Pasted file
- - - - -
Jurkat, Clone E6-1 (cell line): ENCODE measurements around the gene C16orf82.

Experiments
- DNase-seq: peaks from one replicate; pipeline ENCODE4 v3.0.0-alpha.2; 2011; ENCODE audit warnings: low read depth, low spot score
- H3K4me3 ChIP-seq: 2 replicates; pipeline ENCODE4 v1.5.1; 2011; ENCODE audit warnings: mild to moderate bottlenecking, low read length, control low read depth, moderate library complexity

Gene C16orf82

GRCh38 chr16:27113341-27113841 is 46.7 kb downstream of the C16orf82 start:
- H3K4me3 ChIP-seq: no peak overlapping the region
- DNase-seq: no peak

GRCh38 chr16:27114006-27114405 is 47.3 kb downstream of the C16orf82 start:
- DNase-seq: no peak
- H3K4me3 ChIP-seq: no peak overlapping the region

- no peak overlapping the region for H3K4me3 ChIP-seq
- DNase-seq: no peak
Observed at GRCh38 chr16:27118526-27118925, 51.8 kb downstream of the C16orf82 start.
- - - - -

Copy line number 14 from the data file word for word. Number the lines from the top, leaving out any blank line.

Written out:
Observed at GRCh38 chr16:27118526-27118925, 51.8 kb downstream of the C16orf82 start.